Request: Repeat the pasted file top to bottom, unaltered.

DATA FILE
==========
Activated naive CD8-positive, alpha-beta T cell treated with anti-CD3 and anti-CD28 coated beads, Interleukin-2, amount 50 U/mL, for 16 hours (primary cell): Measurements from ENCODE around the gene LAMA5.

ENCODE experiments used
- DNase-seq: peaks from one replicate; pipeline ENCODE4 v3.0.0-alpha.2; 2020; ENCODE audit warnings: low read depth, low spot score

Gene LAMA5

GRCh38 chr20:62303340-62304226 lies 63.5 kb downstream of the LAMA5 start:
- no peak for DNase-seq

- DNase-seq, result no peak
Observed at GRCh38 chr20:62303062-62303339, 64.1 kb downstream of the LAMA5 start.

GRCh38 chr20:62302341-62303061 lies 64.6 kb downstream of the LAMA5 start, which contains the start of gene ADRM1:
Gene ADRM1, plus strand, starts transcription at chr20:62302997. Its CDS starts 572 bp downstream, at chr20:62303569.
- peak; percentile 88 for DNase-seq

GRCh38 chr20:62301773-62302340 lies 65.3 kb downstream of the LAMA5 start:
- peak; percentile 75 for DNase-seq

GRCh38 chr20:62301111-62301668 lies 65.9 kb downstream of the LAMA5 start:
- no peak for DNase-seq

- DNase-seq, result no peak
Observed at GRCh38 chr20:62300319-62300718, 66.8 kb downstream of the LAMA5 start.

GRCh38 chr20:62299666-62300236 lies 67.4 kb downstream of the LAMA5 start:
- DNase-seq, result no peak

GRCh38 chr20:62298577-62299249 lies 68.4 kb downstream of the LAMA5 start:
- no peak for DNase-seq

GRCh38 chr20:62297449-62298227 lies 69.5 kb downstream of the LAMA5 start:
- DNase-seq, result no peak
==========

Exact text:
Activated naive CD8-positive, alpha-beta T cell treated with anti-CD3 and anti-CD28 coated beads, Interleukin-2, amount 50 U/mL, for 16 hours (primary cell): Measurements from ENCODE around the gene LAMA5.

ENCODE experiments used
- DNase-seq: peaks from one replicate; pipeline ENCODE4 v3.0.0-alpha.2; 2020; ENCODE audit warnings: low read depth, low spot score

Gene LAMA5

GRCh38 chr20:62303340-62304226 lies 63.5 kb downstream of the LAMA5 start:
- no peak for DNase-seq

- DNase-seq, result no peak
Observed at GRCh38 chr20:62303062-62303339, 64.1 kb downstream of the LAMA5 start.

GRCh38 chr20:62302341-62303061 lies 64.6 kb downstream of the LAMA5 start, which contains the start of gene ADRM1:
Gene ADRM1, plus strand, starts transcription at chr20:62302997. Its CDS starts 572 bp downstream, at chr20:62303569.
- peak; percentile 88 for DNase-seq

GRCh38 chr20:62301773-62302340 lies 65.3 kb downstream of the LAMA5 start:
- peak; percentile 75 for DNase-seq

GRCh38 chr20:62301111-62301668 lies 65.9 kb downstream of the LAMA5 start:
- no peak for DNase-seq

- DNase-seq, result no peak
Observed at GRCh38 chr20:62300319-62300718, 66.8 kb downstream of the LAMA5 start.

GRCh38 chr20:62299666-62300236 lies 67.4 kb downstream of the LAMA5 start:
- DNase-seq, result no peak

GRCh38 chr20:62298577-62299249 lies 68.4 kb downstream of the LAMA5 start:
- no peak for DNase-seq

GRCh38 chr20:62297449-62298227 lies 69.5 kb downstream of the LAMA5 start:
- DNase-seq, result no peak